The Flag

Independence Day

July 4, 2019

Suggested Reading for the Day

Today, in Mercy, I offer this opinion piece.


In some ways, it’s hard to be an American today. We live in a country confused about its identity, a country enmeshed in questions about “who we really are” – about both the good and the evil we are capable of. Those questions, on days like July 4th, get all tangled up in symbols like our beautiful flag.

I don’t have the answers but, as usual, I have an opinion. I think we all do. And I’ll share mine for those who might want to read it.

Our flag, cobbled together on a narrow Philadelphia street, has run with the Massachusetts 54th up the Fort Wagner rampart, and has been hoisted on a bloody hill in Iwo Jima. It has been raised over singing, saluting schoolchildren, and wrapped around the caskets of our heroes. It has wafted from the shoulders of Olympians, and stretched – supersized -across our nation’s stadiums.

Woven into its stately stripes is our desire for human freedom, strength, pride, happiness, and peace. For me, our flag stands for this ideal and thus I will always respect and value it.

What I will not salute is the hijacking of our beloved symbol to stand for militarism, white nationalism, religious extremism, isolationism, imperialism, or racial and ethnic exceptionalism. These poisonous misappropriations have so clouded our flag that we struggle to retain the purity of its original call to us:

We hold these truths to be self-evident, that all men are created equal, that they are endowed by their Creator with certain unalienable Rights, that among these are Life, Liberty and the pursuit of Happiness.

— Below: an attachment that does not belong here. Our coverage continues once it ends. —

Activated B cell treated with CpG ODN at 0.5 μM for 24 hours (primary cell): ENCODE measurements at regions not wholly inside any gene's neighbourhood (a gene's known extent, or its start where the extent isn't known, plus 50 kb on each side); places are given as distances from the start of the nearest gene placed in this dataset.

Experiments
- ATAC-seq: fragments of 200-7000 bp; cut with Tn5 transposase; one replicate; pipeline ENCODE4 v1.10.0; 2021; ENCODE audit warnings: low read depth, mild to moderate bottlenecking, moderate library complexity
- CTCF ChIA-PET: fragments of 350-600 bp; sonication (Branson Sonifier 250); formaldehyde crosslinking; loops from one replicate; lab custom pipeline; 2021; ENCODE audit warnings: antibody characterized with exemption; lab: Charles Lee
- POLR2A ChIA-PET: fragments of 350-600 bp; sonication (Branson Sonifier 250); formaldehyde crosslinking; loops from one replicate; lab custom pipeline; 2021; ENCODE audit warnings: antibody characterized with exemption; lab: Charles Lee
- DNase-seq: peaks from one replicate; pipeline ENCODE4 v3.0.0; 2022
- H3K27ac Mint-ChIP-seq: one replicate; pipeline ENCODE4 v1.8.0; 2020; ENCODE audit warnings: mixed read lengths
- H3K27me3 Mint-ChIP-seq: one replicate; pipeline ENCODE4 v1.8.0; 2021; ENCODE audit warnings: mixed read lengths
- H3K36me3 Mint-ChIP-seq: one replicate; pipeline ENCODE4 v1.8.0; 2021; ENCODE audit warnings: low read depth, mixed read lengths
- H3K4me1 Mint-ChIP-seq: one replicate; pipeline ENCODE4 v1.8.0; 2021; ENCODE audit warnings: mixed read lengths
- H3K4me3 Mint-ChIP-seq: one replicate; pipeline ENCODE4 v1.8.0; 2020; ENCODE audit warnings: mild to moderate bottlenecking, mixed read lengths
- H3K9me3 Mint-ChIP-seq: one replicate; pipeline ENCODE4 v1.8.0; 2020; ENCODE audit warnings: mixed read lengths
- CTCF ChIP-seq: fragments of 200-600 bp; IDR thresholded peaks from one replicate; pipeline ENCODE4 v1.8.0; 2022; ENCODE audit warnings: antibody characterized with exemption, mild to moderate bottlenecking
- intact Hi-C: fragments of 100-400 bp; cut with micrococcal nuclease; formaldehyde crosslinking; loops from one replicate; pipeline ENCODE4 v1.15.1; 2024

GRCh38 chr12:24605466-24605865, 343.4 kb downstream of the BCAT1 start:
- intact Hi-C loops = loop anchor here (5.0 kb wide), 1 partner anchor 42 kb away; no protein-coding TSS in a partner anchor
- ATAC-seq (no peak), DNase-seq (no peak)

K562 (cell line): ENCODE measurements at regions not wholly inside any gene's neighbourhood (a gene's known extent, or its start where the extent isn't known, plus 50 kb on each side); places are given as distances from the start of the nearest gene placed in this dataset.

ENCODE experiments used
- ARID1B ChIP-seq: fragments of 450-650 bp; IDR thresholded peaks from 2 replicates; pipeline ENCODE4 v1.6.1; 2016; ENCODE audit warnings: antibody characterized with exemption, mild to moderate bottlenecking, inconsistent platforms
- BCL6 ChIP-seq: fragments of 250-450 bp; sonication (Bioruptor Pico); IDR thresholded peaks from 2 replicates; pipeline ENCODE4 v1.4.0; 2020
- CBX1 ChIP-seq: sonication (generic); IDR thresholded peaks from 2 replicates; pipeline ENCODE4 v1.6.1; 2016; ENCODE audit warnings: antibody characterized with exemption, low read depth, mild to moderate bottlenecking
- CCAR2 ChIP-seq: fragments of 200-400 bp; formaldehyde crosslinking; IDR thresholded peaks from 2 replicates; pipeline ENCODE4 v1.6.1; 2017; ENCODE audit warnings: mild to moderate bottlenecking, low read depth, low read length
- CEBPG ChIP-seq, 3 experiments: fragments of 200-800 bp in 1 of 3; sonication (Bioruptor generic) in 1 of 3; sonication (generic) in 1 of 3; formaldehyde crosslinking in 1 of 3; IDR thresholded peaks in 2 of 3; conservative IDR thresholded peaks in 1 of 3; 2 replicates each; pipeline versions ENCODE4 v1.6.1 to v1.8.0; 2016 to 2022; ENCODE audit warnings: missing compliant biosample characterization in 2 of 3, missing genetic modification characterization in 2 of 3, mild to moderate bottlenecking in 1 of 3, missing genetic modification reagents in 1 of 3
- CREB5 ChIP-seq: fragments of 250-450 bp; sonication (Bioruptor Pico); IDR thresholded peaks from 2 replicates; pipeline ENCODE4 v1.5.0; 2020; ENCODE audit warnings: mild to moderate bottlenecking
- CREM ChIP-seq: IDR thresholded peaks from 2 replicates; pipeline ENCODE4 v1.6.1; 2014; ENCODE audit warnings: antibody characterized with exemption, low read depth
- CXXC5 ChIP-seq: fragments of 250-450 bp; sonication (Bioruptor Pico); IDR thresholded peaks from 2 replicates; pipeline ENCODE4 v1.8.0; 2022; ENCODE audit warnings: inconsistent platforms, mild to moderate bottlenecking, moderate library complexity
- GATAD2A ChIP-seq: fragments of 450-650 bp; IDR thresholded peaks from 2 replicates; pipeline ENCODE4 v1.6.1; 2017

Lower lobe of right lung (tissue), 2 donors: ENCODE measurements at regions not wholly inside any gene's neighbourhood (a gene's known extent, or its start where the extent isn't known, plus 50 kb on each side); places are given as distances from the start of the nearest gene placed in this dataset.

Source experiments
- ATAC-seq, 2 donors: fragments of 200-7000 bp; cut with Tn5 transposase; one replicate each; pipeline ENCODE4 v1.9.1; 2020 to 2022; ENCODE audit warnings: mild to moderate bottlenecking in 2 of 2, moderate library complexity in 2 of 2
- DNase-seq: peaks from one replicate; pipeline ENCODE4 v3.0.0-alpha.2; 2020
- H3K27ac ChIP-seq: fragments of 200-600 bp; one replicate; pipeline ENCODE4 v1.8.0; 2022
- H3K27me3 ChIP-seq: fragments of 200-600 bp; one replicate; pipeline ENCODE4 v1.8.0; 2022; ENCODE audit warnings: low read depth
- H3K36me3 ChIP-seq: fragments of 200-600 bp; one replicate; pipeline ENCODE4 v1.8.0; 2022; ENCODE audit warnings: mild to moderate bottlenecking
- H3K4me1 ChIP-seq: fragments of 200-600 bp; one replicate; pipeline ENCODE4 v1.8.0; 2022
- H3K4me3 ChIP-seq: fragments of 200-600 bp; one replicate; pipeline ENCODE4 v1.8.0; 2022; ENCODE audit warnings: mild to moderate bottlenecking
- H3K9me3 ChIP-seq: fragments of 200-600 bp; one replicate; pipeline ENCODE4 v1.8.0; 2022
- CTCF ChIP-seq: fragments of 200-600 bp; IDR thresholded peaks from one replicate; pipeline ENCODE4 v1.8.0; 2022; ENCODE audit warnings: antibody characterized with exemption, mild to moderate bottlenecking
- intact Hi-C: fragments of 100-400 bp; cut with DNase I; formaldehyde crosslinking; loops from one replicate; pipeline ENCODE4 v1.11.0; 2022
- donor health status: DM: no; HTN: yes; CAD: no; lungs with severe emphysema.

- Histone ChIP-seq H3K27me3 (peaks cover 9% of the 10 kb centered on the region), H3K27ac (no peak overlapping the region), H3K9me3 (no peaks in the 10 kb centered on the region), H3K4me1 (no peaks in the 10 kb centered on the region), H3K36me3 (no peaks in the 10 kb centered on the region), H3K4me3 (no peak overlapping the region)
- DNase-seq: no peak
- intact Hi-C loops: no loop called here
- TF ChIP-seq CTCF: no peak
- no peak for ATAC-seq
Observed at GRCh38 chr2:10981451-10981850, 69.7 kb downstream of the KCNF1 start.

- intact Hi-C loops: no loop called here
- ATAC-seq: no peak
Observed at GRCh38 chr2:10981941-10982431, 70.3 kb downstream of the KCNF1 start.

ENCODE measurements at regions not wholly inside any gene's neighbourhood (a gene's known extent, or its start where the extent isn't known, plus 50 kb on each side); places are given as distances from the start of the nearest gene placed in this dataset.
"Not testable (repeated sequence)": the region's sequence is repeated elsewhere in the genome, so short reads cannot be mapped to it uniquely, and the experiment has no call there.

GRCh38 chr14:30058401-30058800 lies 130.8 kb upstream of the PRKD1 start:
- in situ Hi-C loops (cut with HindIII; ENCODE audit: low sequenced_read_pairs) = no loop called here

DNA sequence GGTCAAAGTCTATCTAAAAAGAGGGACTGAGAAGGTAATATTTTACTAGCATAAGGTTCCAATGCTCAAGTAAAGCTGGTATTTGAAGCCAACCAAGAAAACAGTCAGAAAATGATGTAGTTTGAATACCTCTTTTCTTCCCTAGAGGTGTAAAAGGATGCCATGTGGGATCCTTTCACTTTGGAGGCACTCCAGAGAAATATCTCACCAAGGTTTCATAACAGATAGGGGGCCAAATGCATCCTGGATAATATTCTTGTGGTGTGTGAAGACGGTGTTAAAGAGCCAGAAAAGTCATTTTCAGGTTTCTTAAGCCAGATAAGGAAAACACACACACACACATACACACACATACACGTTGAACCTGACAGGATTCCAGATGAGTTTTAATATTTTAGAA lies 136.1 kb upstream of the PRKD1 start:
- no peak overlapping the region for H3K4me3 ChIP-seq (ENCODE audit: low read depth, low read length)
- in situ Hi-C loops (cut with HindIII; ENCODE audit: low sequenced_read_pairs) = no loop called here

The men who wrote these lofty words didn’t fully comprehend or achieve their reach. They ignored whole segments of people – women, people of color, Native Americans – who should have been immediately embraced within the nascent ideal.

And now, after centuries, we still struggle to secure the full promise of these words for all people. In many ways we have even regressed in our efforts, retreating to the deadly “isms” mentioned above.

Whenever an ideology is used to suppress and control the legitimate freedoms of others, a malignant force is unleashed. And when that force conceals itself with our flag, we all suffer.

I believe that’s why Americans like Colin Kaepernick and Megan Rapinoe protest the flag as they do. They are protesting the poisons poured into our flag  by these toxic ideologies. Rather than immortalizing or demonizing such protesters, we would do well to listen to them, discerning the truth they attempt to reveal to us.

But, as we face these challenges, let us not blame the flag. Let us blame ourselves and, in that honesty, resolve to go forward in the strength of our common humanity.

Today, let the flag do what it was intended to do. Let it call us to a determined commitment to freedom and mutual responsibility for one another’s well-being. Let the flag make us brave to face where we have failed one another – often grievously- in this pursuit. But let it also make us confident that the courage it has drawn from us over centuries will strengthen us as a just, compassionate, inclusive, free and strong nation.